Depression. A word that leaves people scared and feeling awkward as they back away from the person who has it.

I battle depression. I have for years. It’s a common thing with hypothyrodism, but I didn’t know until a doctor told me five years ago. It’s hard. And it’s not what everyone thinks.

It’s hating yourself for not particular reason, yet for everything. The way you look, the way you talk, the way you make a pizza. Everything is constant internal criticism. And not knowing how to shut it off.

It’s not wanting to do anything. No energy. Not wanting to be around people, yet feeling lonely. Desperately wanting to feel loved, but not knowing how to return it. How can you love someone else when you don’t love yourself?

It’s smiling, laughing, and cracking jokes so no one sees the darkness in you.

It’s not just sadness. It’s so much more. It’s self-loathing, it’s fatigue, it’s moodiness.

It’s anger. Especially when seemingly well-meaning people say things that don’t help. At all.

“Cheer up, you’re too pretty to be depressed.” –if it were that easy, I wouldn’t battle it every day. None of this works that way. Being pretty has nothing to do with depression. This doesn’t help.

“Tomorrow will be better.”–but what if it’s not? You don’t know. You don’t know how my mind works. Hell, I don’t even know how my mind works. This isn’t helpful.

“Please hang in there. You have so much to live for.”–not everyone who battles depression is suicidal. Please, keep these comments for someone who indicates they are suicidal and not for someone having a bad depression day. It alienates us even more because we don’t want to have to explain that isn’t even a thought. Also, if someone IS suicidal, commenting on a post or sending a message probably isn’t enough. Call, go to their house, or find someone who can.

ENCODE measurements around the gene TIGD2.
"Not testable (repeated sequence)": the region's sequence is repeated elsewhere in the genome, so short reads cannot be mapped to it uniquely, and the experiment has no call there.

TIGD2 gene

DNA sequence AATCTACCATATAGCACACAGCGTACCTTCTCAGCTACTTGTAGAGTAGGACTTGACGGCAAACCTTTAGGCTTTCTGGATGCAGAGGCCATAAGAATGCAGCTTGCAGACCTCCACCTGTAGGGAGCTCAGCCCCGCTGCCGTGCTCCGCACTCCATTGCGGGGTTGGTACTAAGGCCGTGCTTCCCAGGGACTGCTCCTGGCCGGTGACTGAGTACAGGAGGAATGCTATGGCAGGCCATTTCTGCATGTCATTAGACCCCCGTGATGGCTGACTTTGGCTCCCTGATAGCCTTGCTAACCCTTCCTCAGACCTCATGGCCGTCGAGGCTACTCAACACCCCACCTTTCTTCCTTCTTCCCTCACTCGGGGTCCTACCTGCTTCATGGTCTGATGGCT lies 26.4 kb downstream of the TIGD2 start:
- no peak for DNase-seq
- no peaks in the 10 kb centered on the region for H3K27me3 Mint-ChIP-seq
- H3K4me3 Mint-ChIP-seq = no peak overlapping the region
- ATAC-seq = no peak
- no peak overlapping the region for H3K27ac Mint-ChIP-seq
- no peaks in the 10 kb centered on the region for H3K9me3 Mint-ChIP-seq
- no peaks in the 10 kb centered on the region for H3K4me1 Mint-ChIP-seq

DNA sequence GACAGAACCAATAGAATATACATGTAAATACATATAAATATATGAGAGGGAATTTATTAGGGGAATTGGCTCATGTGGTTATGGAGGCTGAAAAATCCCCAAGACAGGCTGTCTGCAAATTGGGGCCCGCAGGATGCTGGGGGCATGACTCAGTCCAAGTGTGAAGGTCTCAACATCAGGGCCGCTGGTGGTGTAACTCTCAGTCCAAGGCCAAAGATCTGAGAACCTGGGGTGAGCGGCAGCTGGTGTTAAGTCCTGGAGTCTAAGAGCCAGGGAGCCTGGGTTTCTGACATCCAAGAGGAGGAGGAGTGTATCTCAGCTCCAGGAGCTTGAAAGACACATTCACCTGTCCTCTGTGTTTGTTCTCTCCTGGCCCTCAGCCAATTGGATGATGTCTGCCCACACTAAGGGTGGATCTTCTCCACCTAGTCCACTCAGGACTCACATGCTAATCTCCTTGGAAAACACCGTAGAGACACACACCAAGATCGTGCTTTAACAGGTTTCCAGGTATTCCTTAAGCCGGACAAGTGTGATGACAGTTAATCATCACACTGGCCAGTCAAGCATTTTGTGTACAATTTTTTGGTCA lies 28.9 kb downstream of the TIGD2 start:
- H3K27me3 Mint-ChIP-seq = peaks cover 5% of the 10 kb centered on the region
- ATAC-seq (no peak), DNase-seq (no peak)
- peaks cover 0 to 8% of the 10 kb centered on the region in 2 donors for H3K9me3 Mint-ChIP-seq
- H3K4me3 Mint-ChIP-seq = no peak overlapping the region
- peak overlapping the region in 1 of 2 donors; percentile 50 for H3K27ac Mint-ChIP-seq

“Are you happy now?” –having a bad depression day doesn’t just end. It’s a lot like a hangover, leaving you tired and miserable for a few days after. You can’t just pull out of a depressed state. It takes time.

“Those medicines are awful. No one should take them.”–discussing medicines you know nothing about isn’t good for anyone. In fact, saying this makes you look ignorant and the depressed person angry. Don’t discuss antidepressants unless you’re a doctor.

“But you have so much good going on!”–depression is a mental illness. I can’t help the way I feel. Would you tell a diabetic to stop being diabetic because they have a good life? No. Because they can’t. Same goes for mental illness.

Depression is so much more than people realize. I wish people would educate themselves more. I’ve been going through a hard time recently, had to get my medicine dosage upped (and I’m not ashamed to admit that), and got a lot of these comments. I know the people didn’t mean to hurt me more, but it did. When I’m stuck in my own mind, an endless cycle of feeling like a failure and wondering if I can do anything right, it’s hard to pull out of it. Saying things like this won’t help me. It may make me worse. A lot of things won’t help. It takes time and sleep and crying and writing and a whole host of other things to feel better.

It’s different for everyone. No two people are the same. If you know someone depressed, ask if you can help. It’s simple and it shows you care. Sometimes we just need to know people care.